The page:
In Japan, secure permanent work for resident Filipinos can be, at times, difficult even when married to a partner with a stable income. The reality of remitting home to support family members and raising a family in Japan is a double burden which cannot be met solely by the spouse’s salary. This is an issue which means actors (in this case, partners) recourse to their ‘affective capital’ in order to secure means towards a livelihood. In this context, marriages have acted as a primary medium entangling both countries. Yet changes in Japan are re-locating ‘possible’ resources that are rationalised as a surplus from these primary encounters.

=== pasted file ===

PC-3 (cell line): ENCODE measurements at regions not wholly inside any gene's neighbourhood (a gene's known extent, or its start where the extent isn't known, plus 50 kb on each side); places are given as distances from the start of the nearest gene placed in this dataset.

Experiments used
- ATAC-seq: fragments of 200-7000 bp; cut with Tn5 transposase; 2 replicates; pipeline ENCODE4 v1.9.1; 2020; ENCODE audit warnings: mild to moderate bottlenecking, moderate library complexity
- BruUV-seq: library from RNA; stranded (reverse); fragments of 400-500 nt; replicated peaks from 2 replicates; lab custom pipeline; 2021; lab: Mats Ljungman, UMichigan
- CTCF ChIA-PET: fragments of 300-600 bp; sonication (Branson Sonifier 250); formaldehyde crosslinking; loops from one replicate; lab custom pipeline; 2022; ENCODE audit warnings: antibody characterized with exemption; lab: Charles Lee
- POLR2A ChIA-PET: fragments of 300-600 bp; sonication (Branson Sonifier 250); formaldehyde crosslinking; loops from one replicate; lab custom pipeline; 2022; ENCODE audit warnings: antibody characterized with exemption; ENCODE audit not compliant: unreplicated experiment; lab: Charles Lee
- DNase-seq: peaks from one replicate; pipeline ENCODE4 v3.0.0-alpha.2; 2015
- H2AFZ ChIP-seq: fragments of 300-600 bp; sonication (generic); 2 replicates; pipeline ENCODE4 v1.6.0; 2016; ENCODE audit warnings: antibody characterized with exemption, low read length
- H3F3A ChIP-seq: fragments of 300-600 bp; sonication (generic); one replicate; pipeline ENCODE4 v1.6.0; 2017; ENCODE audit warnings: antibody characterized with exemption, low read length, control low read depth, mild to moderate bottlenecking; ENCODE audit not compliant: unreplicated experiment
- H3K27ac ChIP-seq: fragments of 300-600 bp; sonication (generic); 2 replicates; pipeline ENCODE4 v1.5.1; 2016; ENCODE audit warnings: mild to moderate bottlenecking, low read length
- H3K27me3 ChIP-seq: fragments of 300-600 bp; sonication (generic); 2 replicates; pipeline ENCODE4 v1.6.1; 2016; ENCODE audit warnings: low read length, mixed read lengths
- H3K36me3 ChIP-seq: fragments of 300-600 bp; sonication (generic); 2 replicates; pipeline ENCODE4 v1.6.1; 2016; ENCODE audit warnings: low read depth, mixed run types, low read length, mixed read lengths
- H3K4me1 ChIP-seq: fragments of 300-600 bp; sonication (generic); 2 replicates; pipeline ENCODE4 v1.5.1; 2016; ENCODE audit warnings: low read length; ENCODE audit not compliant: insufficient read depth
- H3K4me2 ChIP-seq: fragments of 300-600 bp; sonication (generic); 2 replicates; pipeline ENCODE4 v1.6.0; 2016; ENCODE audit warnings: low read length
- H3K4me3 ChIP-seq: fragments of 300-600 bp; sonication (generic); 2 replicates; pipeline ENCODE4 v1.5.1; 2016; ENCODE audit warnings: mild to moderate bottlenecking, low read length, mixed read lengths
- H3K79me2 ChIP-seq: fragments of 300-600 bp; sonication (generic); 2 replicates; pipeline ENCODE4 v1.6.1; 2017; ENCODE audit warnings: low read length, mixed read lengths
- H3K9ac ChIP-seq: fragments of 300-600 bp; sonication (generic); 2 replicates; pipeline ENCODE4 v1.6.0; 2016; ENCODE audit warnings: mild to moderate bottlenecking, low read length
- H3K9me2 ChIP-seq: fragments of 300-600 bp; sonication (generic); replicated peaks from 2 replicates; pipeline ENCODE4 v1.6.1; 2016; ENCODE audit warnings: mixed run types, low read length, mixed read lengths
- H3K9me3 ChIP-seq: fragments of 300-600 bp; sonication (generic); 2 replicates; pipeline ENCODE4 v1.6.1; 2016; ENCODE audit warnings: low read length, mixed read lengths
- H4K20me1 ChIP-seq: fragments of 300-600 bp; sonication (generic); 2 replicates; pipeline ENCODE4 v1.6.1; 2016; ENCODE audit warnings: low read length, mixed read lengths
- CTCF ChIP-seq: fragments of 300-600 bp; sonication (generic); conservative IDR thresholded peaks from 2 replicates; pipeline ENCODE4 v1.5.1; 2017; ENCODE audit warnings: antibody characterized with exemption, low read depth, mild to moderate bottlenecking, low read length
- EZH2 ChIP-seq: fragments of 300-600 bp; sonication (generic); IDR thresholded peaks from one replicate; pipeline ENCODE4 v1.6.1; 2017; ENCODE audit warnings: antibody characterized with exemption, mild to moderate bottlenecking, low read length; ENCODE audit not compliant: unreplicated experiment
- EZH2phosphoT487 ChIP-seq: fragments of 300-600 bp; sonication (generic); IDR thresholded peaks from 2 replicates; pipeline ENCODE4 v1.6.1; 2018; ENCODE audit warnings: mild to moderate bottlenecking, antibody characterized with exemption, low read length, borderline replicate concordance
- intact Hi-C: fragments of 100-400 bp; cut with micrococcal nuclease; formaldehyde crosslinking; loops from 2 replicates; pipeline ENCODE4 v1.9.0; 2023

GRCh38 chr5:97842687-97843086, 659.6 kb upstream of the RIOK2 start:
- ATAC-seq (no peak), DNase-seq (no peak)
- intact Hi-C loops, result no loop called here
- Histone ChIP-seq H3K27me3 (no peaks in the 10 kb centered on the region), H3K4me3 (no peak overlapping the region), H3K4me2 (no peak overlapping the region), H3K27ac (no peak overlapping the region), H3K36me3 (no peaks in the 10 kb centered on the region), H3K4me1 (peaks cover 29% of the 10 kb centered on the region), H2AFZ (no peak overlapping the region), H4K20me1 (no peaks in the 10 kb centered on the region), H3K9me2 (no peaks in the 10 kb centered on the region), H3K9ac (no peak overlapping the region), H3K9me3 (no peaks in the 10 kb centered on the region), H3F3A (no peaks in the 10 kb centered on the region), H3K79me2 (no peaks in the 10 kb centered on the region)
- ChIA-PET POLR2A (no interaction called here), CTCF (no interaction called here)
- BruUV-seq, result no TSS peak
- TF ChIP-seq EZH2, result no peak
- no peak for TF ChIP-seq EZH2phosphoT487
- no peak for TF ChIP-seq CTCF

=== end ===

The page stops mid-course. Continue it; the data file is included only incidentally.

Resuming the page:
Shifts in Japan’s social landscape have over the past 10 years led to an increasing awareness of the high stakes involved in care for the ageing and invalid in Japanese society. With over 21% of the population now over 65, the care industry has seen a surge in demand for labour, of which there is currently a shortfall (Statistics Bureau Japan). With the Philippines having strategically relocated its economy to accommodate demands for the outsourcing of health care workers and nurses overseas, Japan, realigning its economy to domestic change, has shown a new type of interest (albeit reluctant) in the Philippines. In 2005, changes and reforms to Japan’s Immigration Control and Refugee Recognition Act successfully curtailed the flow of Filipinos applying to Japan to work as entertainers. This was in part due to pressure from the interventionary power of the U.S: in 2006 the U.S. State department published the Trafficking in Persons Report, which stipulated that Japan had yet to comply in improving the situation of persons trafficked to Japan (U.S. State Department). This watershed reform has become a precursor to the Philippines Economic Partnership Agreement ratified by Japan and the Philippines to promote the ‘trans-border flow of goods, person, services and capital between Japan and the Philippines (Ministry of Foreign Affairs) and has now temporarily realigned both economies into a new relationship. Under the terms ‘movement of natural persons’, Filipino candidates for qualified nurses and certified care workers would be allowed a stay of up to three years as nurses, or four for certified care workers (Ministry of Foreign Affairs).